From Baltic to the Black Sea #11

Chisinau, Moldova
10 September 1999

Dear all,

Yesterday, I visited Transdnestria but missed the bus to Comrat, capital of Gagauzia. Felt quite sad at missing the opportunity to stay at a Gagauz (a Christian Orthodox Turkish tribe) home. I rang my Gagauz friend to apologise. No bus to remote Comrat until the following morning, but I have to set off for Kiev in the afternoon. Felt very disappointed at failing myself and friends, especially knowing the legendary hospitality of the Turkish/Turkic peoples.

To comfort myself (lame excuse), I had dinner at the city’s most expensive restaurant – a fantastic meal at a place where lots of personal bodyguards and drivers (all dressed in suits and ties) of the diners stood outside waiting – the Lonely Planet says ministers dine here. Seeing the intimidating crowd, I almost didn’t go enter the restaurant – I thought some mafia chiefs were in – which was probably true – ministers, businessmen and mafia – they were probably all the same. In any case, I was the only diner in casuals.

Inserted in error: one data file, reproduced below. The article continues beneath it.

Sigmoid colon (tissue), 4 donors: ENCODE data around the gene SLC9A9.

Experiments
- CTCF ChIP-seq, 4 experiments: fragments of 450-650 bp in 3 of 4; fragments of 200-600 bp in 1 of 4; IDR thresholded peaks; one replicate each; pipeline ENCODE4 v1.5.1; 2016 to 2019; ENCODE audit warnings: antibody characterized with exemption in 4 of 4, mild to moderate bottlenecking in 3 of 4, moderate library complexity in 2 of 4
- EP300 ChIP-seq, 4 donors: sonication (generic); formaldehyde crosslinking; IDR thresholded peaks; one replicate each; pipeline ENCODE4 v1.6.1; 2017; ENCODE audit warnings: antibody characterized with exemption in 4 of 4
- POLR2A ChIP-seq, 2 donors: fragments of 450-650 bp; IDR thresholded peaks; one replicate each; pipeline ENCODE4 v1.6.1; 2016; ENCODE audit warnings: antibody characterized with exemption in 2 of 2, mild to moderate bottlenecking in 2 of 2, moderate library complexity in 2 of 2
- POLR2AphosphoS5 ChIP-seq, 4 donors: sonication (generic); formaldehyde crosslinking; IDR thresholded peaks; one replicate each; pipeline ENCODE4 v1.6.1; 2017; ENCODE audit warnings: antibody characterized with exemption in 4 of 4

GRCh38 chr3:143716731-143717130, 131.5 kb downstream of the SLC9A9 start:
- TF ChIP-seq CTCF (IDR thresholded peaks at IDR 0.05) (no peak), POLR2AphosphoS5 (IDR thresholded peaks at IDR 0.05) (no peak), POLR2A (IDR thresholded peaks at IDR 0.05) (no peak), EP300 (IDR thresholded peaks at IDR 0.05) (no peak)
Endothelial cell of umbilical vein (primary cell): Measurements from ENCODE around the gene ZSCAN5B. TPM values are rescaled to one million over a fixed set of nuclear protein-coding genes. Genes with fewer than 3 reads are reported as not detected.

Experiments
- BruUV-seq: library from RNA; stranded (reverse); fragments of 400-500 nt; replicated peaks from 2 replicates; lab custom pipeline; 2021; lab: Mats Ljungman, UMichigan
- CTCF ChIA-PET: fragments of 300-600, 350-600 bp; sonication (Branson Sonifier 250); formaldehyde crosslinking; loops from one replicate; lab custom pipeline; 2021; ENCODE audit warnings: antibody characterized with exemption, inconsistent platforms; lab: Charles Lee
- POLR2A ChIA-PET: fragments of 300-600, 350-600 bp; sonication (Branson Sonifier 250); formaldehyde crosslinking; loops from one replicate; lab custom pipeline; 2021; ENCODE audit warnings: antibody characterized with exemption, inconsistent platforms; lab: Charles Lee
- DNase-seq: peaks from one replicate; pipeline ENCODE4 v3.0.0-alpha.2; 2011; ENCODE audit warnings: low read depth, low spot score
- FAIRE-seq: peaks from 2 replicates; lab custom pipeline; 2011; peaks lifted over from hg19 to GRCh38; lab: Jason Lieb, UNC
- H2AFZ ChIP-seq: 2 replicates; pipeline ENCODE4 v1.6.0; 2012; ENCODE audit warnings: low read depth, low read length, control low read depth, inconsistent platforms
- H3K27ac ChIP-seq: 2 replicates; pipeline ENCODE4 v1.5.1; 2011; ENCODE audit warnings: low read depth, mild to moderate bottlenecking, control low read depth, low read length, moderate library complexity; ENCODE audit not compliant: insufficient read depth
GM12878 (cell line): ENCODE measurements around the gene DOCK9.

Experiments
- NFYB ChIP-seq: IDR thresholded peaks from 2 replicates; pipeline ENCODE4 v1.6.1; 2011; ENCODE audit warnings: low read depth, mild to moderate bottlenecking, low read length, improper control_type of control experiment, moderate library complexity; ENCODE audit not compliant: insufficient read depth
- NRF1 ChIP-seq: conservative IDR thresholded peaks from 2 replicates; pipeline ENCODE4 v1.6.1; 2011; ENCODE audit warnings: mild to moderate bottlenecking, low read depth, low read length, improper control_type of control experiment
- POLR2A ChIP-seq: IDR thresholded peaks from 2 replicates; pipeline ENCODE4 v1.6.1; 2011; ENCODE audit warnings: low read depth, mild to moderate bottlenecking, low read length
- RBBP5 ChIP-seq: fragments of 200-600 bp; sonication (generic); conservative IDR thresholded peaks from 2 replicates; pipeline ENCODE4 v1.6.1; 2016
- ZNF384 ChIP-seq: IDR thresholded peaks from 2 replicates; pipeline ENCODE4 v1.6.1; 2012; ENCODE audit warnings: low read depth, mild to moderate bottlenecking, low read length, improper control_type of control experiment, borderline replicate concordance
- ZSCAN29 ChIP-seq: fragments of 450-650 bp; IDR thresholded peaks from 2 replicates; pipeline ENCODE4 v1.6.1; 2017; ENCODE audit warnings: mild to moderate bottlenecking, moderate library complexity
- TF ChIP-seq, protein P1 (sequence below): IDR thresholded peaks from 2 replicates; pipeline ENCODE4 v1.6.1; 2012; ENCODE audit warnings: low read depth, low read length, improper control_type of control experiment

Anyway, it was an enjoyable Moldovan meal – Moldovan/Romanian cuisine is sophisticated compared to Ukrainian or Baltic cuisine and the meal cost only US$10. The waiters dressed in tuxedos and light candles at your table. They speak English too and the one serving me was an engineering graduate – sad fact of life in ex-Soviet states. I also met a group of World Bank officials and had some red wines with them.

This evening I will take an overnight train to Kiev, capital of Ukraine. I will arrive there smelling like a pig, for the city’s water supply has been shut down for repairs and I couldn’t take a bath. The well-trained staff at Hotel National, one of the best in Chisinau, had taken the liberty not to inform me in advance. The smiling front manager told me that I was lucky as I had washed up the day before. I am indeed impressed by their fantastic service and kind consideration.

Pray that I will survive the Moldovan-Ukrainian border checks – crossing ex-USSR borders are mini-adventures by themselves.

See you guys again in Kiev.


Wee Cheng